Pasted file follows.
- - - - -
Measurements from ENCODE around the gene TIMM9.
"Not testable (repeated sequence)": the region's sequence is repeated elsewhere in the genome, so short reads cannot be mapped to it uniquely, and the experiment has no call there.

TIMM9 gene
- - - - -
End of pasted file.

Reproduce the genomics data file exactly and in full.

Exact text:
Measurements from ENCODE around the gene TIMM9.
"Not testable (repeated sequence)": the region's sequence is repeated elsewhere in the genome, so short reads cannot be mapped to it uniquely, and the experiment has no call there.

TIMM9 gene